THE search for a chief constable for Scotland's new single police force has started, with the application process now open.

Justice Secretary Kenny MacAskill described the post –which has a starting salary of £208,100 – as "one of the most demanding and high-profile policing posts in the UK".

The person appointed to lead the new Police Service of Scotland will head up the UK's second-largest force – with more than 17,000 officers and 6500 support staff serving a population of more than five million.

It will be second in scale only to the Metropolitan Police Service, whose commissioner Bernard Hogan-Howe receives a salary of around £260,000.

The start of the recruitment process comes less than a month after legislation to merge the eight regional forces was agreed at the Scottish Parliament.

The single force should be in place by April, a move the Scottish Government says will save £1.4 billion over 15 years by removing duplication.

At the moment Scotland has eight chief constables, nine deputy chief constables and 13 assistant chief constables, costing about £3.5 million a year.

The chief constable of the unified force will work with the chair of the new Scottish Police Authority to ensure a smooth transition to the new service.

Names of likely contenders include Stephen House, chief constable of Strathclyde Police, Colin McKerracher, chief constable of Grampian Police, and Justine Curran, chief constable of Tayside Police.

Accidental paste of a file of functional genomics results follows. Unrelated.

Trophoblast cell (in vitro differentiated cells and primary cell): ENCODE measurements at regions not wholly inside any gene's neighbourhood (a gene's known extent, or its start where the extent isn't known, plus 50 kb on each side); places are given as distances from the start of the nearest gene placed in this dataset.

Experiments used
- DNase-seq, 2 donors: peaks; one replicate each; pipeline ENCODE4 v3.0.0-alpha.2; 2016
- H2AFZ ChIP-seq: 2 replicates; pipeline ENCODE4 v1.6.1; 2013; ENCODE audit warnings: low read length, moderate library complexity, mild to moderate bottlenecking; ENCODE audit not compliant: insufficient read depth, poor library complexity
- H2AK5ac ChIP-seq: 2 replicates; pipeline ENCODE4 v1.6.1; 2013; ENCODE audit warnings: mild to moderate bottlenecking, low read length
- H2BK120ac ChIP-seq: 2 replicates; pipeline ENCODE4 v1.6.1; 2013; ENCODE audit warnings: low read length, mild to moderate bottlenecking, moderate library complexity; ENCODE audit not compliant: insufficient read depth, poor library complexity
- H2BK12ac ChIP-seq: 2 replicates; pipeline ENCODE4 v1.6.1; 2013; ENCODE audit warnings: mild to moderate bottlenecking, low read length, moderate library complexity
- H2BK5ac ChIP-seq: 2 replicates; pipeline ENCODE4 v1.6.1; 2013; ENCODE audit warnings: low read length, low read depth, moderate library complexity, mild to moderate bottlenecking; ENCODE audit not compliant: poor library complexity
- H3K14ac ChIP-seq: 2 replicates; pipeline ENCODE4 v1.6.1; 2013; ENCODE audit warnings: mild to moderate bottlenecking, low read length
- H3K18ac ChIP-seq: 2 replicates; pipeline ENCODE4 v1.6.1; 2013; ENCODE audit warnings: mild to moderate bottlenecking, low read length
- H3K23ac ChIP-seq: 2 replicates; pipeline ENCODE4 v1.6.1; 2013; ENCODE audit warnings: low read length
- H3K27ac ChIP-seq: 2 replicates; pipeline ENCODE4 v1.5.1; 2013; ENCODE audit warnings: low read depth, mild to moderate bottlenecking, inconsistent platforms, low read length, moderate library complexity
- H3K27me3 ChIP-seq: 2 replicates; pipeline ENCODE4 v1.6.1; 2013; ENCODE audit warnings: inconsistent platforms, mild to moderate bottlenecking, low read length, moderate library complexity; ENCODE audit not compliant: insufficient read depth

John Vine, chief inspector of the UK Border Agency and former chief constable of Tayside, and Sir Hugh Orde, president of the Association of Chief Police Officers and former head of the Police Service of Northern Ireland, are also thought to be possible candidates.

Mr MacAskill said there was an "historic opportunity for the first chief constable to shape and lead the new Police Service of Scotland".

He added: "It's a unique and exciting time to be part of the police service in Scotland –recorded crime is at a 37-year low and there are record numbers of police officers in communities.

"Policing in Scotland is already excellent, but the new service gives us a unique opportunity to do more and build on those strengths.

"The role will be one of the most demanding and high-profile policing posts in the UK, leading engagement with the public, private and voluntary sectors across Scotland, the UK and internationally."

Mr MacAskill added: "The new chief constable will be a role model for the values of the police service, providing inspirational leadership, determining the future shape of policing as part of an ambitious programme of public service reform across Scotland.

"We brought forward this appointment to maintain momentum, ensure a smooth transition and leadership of the service through change, so Scotland continues to have an excellent police service fit for the 21st century."

However, Scottish Liberal Democrat leader Willie Rennie said many people would find the new chief constable's £208,100 salary "difficult to stomach" and he added there were other concerns.

He said: "Eight locally accountable, locally visible chief constables are being replaced by one. I don't understand how the SNP feel they can justify this reduction in service as value for money.

"We've complained centralisation of the police is a dangerous step that puts too much power in the hands of one person. Now there's too much money in the hands of one person."